Wednesday, October 15, 2014

Ironmaster (1983)

Thousands of years ago, the Tribe of Zod (before whom I’m sure they all knelt) grappled with the paucity of game to hunt in their domain.  But then, the Earth trembled, and the people were frightened.  Tribal leader Iksay (Benito Stefanelli) decides that good-hearted, musclebound lad Ela (Sam Pasco) will inherit his mantle when he is gone rather than his own son Vood (George Eastman).  Needless to say, Vood doesn’t cotton to any of this, and after he discovers iron (prior to the Bronze Age, mind you), he conquers the land, but Ela still has a few tricks up his non-sleeves.

What Umberto Lenzi’s Ironmaster (aka La Guerra Del Ferro: Ironmaster) draws its direct inspiration from is Conan the Barbarian’s “Enigma of Steel” speech.  Unlike John Milius’ superlative epic of savagery, however, there is little wisdom to be found in this film’s take outside of what it says about weaponry and men swinging their dicks.  Conan’s father speaks to his son about the relationship of men to their world (“This you can trust”).  Vood’s relationship with the Earth is strictly on the basis of exploitation and power (“War is our reason for living”).  Disregarding the differences in subtlety of approach, Ironmaster does still have legitimate things to say, though.  When humans discover something new, something which has the capacity for destruction, they will tend to use it for that purpose first.  Iron is not a strong material with which to build sturdier shelters for these people (Vood’s tribe live in caves for the entirety of the film, and the other prominent tribe dwell in straw huts) but a tool for subjugation.  In this way it talks about man’s inherently bellicose nature, and this is even stated outright in the film’s opening monologue.  While these sentiments do ring true, they’re addressed bluntly in the movie, creating rather obvious, facile metaphors where the possibility of a more nuanced insight is just as attainable.  This is not to say that a high degree of finesse is essential in this sort of story, especially considering its genesis.  Unfortunately, it does point to the filmmakers’ method of building narrative, for me, this was an issue.

What I mean by this is that Lenzi and company structure the film in a “lather, rinse, repeat” fashion.  There’s a scene of Vood and his minions slaughtering a bunch of people.  Cut to Ela and Isa (Elvire Audray) wandering around, lamenting their plight, and arguing over if and how they will fight Vood.  Cut to Vood lording it over his newly enslaved iron gatherers.  And so on.  It gets old after the first two iterations, and this is in a film that’s almost one hundred minutes long.  That it’s all delivered in the plainest manner possible only makes it more painful to endure.  This is how much I like all two of you; I sat through the whole thing just to report this.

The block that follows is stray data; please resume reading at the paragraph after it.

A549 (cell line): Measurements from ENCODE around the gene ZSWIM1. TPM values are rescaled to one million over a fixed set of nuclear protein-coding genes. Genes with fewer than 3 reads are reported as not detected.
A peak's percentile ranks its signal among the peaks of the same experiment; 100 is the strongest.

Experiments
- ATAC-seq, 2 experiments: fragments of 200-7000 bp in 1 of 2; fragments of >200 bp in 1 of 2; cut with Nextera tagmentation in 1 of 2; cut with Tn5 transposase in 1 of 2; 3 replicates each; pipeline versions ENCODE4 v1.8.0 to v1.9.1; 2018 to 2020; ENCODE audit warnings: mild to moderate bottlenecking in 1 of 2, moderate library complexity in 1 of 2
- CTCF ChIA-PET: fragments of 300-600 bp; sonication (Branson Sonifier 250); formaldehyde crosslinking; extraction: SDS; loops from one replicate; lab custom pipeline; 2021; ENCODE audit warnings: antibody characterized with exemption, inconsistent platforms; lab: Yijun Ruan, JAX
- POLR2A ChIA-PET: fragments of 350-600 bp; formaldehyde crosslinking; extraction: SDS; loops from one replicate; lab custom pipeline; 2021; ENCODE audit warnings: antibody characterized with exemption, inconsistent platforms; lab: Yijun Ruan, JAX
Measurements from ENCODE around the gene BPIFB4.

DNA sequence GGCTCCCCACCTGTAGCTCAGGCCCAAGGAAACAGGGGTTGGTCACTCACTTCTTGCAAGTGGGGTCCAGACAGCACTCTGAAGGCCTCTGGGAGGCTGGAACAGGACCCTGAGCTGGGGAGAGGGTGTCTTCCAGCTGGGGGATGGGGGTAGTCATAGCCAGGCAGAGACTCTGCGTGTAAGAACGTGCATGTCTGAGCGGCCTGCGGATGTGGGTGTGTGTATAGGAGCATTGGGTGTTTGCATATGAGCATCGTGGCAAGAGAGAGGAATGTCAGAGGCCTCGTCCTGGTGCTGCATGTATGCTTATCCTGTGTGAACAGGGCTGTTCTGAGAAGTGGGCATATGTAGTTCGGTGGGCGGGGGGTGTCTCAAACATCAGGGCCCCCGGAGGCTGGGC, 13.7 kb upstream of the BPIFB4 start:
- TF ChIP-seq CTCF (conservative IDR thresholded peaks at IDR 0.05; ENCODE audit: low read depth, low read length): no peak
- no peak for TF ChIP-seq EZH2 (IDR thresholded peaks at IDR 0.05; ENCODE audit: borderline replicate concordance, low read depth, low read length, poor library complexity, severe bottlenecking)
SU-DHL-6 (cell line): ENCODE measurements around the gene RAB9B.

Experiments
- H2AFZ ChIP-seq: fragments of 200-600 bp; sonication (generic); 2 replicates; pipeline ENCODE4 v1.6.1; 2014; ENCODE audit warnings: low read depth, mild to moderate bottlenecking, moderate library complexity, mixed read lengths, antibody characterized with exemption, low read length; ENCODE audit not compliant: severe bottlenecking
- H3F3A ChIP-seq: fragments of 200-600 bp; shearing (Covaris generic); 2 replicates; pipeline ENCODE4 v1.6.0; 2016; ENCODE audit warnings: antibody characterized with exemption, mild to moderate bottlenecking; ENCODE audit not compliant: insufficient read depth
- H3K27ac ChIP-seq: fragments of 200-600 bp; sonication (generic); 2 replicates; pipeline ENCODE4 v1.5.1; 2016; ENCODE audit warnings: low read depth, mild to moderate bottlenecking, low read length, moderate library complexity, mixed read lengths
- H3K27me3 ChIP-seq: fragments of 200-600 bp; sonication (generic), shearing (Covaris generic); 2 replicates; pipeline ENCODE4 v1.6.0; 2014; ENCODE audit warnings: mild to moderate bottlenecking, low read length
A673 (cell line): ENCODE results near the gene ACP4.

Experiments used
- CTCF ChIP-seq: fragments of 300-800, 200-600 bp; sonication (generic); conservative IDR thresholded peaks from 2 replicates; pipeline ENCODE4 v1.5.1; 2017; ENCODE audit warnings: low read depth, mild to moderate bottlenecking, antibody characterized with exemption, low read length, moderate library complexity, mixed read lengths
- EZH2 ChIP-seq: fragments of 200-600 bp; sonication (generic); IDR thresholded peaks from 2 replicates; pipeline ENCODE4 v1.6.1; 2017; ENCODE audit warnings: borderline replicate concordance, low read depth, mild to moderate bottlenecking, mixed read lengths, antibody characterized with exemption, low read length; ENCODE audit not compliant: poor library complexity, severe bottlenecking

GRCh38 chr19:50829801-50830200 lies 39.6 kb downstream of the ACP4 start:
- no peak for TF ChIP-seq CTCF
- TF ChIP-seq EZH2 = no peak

But back to the film’s more interesting elements.  Aside from the abuses of physical power in the film there are the abuses of religious power.  Ela’s tribe worshipped the god Zod, and he is more or less a benevolent deity (he’s called “Punisher of Evil”), in as much as any absentee god is.  His mouthpiece (priest, what-have-you) in the tribe is Rag (Jacques Herlin), and he is thoughtful and considered in his counsel to Iksay.  Nevertheless, Rag is an older man, so what he augurs in the flames of the tribe’s camp fires could just as easily be his interpretation of probabilities based on past experiences, but his advice is still sound.  After Vood unearths the iron, he is approached by Lith (Pamela Prati), who worships Eferron (get it?), the Earth Trembler.  Vood and Lith use the gift of iron as proof that Eferron has named Vood as supreme ruler and that the god’s wish is for his people to crush the world beneath their feet.  Of course, the other tribe members are enthralled by this, largely because they are inherent followers.  However, they also experience the feeling of might that comes with conquest, and they desire more.  This is all reinforced by Lith and Vood’s insistence on their divine right.  With just a small amount of manufactured/imagined proof, the pair gull their fellow men under the guise of Eferron’s will.  This is not to say that Lith and Vood don’t believe that they are justified in their motivations or the genesis of same (or we are never shown anything indicating different).  By that same token, Lith seems far more deceptive than Vood, so if anything, one could easily suppose that the entire plot is Lith’s machinations with Vood acting as bulky figurehead for a male-dominated society.